It never fails to amaze me reading the contrasting opinions from our feedbackers at Cricinfo while covering these one-dayers, especially with England in such limp form. Of the 1000 or so emails, a fair chunk criticised us for our anti-England stance, accusing us of racism, bias toward Ireland and whatever else. What game were they watching? The one we were watching was between a feisty, energetic team full of lively promise and intent. The other was England at their timid best.
Contine reading

England v Ireland, Super Eights, Providence

The odds of Ireland reaching the Super Eights before the World Cup got underway must have been fairly long. Yet here they are – the tournament’s most slippery of banana skins – about to face the mighty England.

Read Miller’s preview. Check the scorecard. Leave a comment and chat away!

India vs Sri Lanka, West Indies vs Ireland

India go out of the 2007 World Cup if they don’t win tonight’s fixture against Sri Lanka. Meanwhile, the Super 8′s start early, with West Indies and Ireland having already qualified in their group; the winner gets a flying start in the main section of the tournament.

I’ll be blunt though and say that my enthusiasm for the 2007 World Cup has been diminished by the tragic murder of Bob Woolmer. It was bad enough when I heard that the house of Mahendra Singh Dhoni had been burnt down by demented Indian fans, and it was made much worse when I heard that Woolmer had died. But murder? The Aussie Rules season starts next weekend, and I’ll probably pay attention to that more then the cricket. Footy players get pretty badly bruised from time to time, but they don’t get murdered for their efforts.

How about you? Is cynicism overwhelming your enjoyment of the cricket?

Religion and politics

“You wouldn’t normally associate cricket with Catholics,” he said after a training session at the Aga Khan ground this week. “It’s more a protestant sport in Northern Ireland. There were always British army troops based in Northern Ireland and Strabane and, perhaps, they would’ve brought it with them. But it’s always had an affection with the locals and it’s been played by all traditions in Strabane.”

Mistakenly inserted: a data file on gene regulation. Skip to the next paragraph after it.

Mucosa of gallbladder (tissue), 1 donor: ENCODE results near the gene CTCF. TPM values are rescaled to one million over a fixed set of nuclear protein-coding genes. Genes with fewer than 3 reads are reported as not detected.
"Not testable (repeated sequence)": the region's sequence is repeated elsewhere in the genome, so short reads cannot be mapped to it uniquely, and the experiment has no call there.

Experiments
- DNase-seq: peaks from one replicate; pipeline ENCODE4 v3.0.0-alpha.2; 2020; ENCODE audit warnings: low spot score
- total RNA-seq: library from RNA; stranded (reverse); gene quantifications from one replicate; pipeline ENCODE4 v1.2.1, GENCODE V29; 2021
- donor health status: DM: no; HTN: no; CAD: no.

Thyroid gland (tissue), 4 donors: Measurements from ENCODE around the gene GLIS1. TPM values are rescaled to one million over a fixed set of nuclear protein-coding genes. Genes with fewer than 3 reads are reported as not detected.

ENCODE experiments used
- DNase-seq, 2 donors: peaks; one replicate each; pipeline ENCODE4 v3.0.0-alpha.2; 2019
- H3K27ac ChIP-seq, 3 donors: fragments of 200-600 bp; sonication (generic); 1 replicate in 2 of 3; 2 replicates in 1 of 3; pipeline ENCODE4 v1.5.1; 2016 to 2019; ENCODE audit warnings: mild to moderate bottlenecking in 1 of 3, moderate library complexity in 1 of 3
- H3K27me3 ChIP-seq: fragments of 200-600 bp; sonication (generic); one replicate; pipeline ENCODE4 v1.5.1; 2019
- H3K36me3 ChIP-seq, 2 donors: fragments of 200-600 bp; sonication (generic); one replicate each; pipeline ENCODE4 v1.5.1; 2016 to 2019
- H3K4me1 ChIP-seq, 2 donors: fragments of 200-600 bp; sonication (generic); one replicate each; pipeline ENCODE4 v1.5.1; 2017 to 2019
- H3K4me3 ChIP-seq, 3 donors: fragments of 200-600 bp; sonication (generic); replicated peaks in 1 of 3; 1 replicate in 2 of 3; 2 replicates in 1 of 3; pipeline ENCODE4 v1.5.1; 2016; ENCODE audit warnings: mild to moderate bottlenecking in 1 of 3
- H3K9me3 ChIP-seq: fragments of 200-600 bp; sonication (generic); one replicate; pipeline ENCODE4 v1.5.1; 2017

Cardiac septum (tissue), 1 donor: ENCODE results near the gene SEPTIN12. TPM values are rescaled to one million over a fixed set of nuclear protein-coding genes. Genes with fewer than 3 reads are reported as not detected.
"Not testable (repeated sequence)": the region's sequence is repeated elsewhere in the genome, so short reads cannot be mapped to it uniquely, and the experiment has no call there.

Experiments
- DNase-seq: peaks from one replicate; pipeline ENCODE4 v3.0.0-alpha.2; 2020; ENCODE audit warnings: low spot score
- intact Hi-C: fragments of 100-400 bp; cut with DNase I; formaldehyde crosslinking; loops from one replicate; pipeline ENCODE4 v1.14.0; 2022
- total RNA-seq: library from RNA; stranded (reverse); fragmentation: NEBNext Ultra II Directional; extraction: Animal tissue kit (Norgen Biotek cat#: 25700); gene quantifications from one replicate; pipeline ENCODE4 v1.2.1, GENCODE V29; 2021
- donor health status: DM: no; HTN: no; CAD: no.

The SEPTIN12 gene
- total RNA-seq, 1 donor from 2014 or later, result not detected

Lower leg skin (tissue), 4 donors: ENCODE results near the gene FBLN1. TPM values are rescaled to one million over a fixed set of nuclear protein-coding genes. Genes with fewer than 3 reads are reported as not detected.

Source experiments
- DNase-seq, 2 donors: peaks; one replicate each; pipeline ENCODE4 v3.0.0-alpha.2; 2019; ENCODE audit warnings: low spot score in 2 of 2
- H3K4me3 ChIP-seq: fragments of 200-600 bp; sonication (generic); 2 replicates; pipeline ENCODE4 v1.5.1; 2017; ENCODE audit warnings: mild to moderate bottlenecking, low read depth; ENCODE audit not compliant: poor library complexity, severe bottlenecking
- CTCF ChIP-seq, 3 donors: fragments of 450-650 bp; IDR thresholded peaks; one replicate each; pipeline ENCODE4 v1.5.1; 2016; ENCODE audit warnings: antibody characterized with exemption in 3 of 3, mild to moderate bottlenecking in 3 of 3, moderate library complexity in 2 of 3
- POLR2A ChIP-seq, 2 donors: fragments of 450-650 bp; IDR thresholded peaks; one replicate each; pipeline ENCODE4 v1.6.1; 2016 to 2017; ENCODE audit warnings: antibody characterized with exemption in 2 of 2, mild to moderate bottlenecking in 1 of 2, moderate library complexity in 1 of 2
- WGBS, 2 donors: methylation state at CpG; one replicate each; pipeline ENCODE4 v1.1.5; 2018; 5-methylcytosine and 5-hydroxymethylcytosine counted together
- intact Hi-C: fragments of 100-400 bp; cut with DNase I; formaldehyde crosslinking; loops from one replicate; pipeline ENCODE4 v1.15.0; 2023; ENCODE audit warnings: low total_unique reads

That’s what Peter Gillespie, the Ireland allrounder, told me in Nairobi in February. So it was interesting to read this post from an Ireland blogger about his country beating Pakistan and what ramifications it might have.

To a Pakistani, Ireland beating their national team must be a bit like San Marino beating Brazil in soccer. Our national soccer coach was nearly flayed alive (metaphorically) by soccer pundits for nearly drawing against San Marino a few months ago, so I can only imagine what the depth of feeling was in Pakistan when the result came through. That said, our soccer team manager is still alive.. The death of Bob Woolmer in some way underlies the personal emotional turmoil involved when a good team struggles at the top grade.

For Ireland, to have such a success in such an unexpected sport can only be a good thing. It’s quite likely we have a wealth of cricketing talent in the country, as one of our more popular games – hurling – demands very similar skills to cricket. Also, we are beginning to see an easing of the unwritten laws that divided many sports into “Protestant” and “Catholic” games. Such a de-politicisation of sport is very welcome.

“Cricket helped me see the world,” Gillespie said, “but it also helped me see a new outlook – especially growing through a lot of turmoil in Northern Ireland and our town. Cricket was a get-out clause. I was able to get to know all types of different people, backgrounds and religions and it helped me broaden my outlook in general.”

Can cricket, or sport, really depoliticise communities or countries? Recent history has shown cricket, more than most other sports, acts as a victim of politics (last World Cup; Eng/Zim). When has it been the damp cloth, dousing political hot fires? Sorry for the metaphor.

Pakistan and India are a case in point: very nearly at war with one another off the pitch, and definitely in battle when they play cricket. Anyway, just some thoughts. Up the Irish, and all that.